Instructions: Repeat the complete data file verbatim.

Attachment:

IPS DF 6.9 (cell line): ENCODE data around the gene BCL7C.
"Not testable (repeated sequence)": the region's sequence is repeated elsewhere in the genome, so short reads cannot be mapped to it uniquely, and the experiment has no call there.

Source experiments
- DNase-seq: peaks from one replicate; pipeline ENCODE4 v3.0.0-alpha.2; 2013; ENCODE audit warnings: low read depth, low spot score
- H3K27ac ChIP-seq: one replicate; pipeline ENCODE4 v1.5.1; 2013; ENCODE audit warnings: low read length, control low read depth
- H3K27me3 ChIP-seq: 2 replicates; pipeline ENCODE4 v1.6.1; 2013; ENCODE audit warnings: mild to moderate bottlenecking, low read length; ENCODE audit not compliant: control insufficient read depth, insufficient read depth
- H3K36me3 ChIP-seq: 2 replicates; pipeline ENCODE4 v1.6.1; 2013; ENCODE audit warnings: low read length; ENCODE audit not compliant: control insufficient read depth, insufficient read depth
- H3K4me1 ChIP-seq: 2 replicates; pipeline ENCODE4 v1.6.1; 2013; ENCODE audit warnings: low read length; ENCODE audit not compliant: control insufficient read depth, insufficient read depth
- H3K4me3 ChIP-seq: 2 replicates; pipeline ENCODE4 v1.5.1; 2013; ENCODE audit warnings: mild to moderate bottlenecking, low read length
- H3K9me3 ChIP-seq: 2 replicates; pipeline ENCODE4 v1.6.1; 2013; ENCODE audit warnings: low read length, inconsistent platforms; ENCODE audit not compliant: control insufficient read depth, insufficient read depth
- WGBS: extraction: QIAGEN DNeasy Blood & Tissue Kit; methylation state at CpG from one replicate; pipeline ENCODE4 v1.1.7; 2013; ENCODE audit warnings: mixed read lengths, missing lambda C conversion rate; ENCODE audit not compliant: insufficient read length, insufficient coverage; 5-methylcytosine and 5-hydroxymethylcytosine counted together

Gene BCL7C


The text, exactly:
IPS DF 6.9 (cell line): ENCODE data around the gene BCL7C.
"Not testable (repeated sequence)": the region's sequence is repeated elsewhere in the genome, so short reads cannot be mapped to it uniquely, and the experiment has no call there.

Source experiments
- DNase-seq: peaks from one replicate; pipeline ENCODE4 v3.0.0-alpha.2; 2013; ENCODE audit warnings: low read depth, low spot score
- H3K27ac ChIP-seq: one replicate; pipeline ENCODE4 v1.5.1; 2013; ENCODE audit warnings: low read length, control low read depth
- H3K27me3 ChIP-seq: 2 replicates; pipeline ENCODE4 v1.6.1; 2013; ENCODE audit warnings: mild to moderate bottlenecking, low read length; ENCODE audit not compliant: control insufficient read depth, insufficient read depth
- H3K36me3 ChIP-seq: 2 replicates; pipeline ENCODE4 v1.6.1; 2013; ENCODE audit warnings: low read length; ENCODE audit not compliant: control insufficient read depth, insufficient read depth
- H3K4me1 ChIP-seq: 2 replicates; pipeline ENCODE4 v1.6.1; 2013; ENCODE audit warnings: low read length; ENCODE audit not compliant: control insufficient read depth, insufficient read depth
- H3K4me3 ChIP-seq: 2 replicates; pipeline ENCODE4 v1.5.1; 2013; ENCODE audit warnings: mild to moderate bottlenecking, low read length
- H3K9me3 ChIP-seq: 2 replicates; pipeline ENCODE4 v1.6.1; 2013; ENCODE audit warnings: low read length, inconsistent platforms; ENCODE audit not compliant: control insufficient read depth, insufficient read depth
- WGBS: extraction: QIAGEN DNeasy Blood & Tissue Kit; methylation state at CpG from one replicate; pipeline ENCODE4 v1.1.7; 2013; ENCODE audit warnings: mixed read lengths, missing lambda C conversion rate; ENCODE audit not compliant: insufficient read length, insufficient coverage; 5-methylcytosine and 5-hydroxymethylcytosine counted together

Gene BCL7C